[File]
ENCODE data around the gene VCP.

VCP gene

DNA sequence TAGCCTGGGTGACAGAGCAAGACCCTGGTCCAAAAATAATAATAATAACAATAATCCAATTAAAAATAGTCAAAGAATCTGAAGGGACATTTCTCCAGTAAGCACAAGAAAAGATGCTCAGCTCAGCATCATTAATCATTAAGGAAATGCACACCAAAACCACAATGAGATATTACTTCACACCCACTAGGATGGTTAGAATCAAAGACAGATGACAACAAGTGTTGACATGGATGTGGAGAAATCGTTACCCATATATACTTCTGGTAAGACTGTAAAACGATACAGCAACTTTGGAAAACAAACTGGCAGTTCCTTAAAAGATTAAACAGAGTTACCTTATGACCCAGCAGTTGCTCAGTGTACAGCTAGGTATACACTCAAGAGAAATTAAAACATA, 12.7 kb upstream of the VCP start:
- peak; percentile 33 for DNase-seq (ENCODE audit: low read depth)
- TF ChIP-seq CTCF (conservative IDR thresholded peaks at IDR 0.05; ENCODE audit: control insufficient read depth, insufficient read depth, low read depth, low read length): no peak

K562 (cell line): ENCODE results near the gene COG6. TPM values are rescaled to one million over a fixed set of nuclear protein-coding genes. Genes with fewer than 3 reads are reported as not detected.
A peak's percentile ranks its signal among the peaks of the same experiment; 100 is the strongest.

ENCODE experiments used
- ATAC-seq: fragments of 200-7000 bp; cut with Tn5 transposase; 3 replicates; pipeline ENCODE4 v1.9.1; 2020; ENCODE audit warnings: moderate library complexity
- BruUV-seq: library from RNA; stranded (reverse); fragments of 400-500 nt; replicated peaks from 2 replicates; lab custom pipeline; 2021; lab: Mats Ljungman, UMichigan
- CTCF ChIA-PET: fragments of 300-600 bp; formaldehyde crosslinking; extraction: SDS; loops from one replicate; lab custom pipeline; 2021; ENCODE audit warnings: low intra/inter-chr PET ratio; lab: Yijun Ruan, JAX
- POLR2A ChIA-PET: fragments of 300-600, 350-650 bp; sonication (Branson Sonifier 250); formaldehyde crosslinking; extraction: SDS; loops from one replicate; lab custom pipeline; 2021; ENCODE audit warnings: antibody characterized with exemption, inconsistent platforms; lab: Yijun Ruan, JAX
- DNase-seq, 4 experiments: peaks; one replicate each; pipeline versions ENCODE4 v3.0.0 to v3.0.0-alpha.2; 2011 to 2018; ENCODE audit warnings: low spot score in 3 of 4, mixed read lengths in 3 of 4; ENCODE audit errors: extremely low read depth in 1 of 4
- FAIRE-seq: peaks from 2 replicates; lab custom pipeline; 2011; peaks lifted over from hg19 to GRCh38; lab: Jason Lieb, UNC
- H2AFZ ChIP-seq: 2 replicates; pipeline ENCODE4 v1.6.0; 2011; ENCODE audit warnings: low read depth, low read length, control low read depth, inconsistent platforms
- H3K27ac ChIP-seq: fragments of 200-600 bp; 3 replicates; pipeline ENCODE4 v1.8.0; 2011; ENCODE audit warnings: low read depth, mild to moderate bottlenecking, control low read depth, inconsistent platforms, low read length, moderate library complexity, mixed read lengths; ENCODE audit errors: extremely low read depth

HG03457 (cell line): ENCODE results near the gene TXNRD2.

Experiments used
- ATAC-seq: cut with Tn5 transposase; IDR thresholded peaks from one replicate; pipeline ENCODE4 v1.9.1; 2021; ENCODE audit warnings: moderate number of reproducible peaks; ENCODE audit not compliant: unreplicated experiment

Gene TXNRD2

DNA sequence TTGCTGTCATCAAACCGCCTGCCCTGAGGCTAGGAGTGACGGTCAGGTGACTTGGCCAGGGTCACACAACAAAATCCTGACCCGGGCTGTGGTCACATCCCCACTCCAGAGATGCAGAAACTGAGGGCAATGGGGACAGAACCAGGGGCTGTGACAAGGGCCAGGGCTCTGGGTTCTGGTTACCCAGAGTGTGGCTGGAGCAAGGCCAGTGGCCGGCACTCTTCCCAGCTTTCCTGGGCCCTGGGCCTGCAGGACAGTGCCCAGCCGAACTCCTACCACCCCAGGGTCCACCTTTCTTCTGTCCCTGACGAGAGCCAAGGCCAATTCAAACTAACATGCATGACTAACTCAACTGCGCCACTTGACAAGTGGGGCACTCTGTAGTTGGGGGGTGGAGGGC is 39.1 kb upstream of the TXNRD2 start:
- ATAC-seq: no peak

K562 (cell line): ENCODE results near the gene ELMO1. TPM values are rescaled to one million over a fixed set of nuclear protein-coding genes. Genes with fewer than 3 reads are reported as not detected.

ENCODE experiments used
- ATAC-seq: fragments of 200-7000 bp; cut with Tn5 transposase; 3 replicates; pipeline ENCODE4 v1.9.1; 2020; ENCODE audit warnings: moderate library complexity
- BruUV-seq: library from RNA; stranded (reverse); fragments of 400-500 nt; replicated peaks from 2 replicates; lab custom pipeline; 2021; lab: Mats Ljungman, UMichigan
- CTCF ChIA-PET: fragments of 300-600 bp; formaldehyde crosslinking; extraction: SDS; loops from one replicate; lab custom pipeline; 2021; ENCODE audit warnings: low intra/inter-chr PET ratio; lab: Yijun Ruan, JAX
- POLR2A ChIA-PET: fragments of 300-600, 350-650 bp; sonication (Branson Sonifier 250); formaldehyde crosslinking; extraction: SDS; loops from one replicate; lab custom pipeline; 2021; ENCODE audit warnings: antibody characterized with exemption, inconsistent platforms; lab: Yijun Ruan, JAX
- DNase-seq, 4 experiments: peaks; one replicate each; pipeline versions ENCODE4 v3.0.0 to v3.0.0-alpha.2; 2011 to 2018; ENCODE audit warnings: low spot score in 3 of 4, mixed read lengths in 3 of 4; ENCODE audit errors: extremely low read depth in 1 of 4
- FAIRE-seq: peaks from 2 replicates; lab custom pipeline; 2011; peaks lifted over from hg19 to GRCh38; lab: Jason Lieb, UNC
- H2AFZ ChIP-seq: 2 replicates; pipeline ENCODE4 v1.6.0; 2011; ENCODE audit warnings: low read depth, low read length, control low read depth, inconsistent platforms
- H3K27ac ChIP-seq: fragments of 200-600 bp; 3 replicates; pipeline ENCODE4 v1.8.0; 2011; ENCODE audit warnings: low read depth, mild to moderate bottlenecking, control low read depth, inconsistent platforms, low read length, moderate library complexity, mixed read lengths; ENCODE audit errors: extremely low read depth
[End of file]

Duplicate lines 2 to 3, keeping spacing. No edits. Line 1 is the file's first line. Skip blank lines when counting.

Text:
VCP gene

DNA sequence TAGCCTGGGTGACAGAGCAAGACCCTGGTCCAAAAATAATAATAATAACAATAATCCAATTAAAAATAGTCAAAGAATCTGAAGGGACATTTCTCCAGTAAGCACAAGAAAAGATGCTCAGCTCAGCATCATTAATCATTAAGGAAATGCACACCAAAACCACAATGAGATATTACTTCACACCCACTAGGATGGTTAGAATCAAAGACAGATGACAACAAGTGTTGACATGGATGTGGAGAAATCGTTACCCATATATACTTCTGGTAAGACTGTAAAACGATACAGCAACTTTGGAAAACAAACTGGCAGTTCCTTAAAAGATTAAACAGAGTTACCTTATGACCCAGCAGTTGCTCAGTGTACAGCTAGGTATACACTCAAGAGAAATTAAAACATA, 12.7 kb upstream of the VCP start: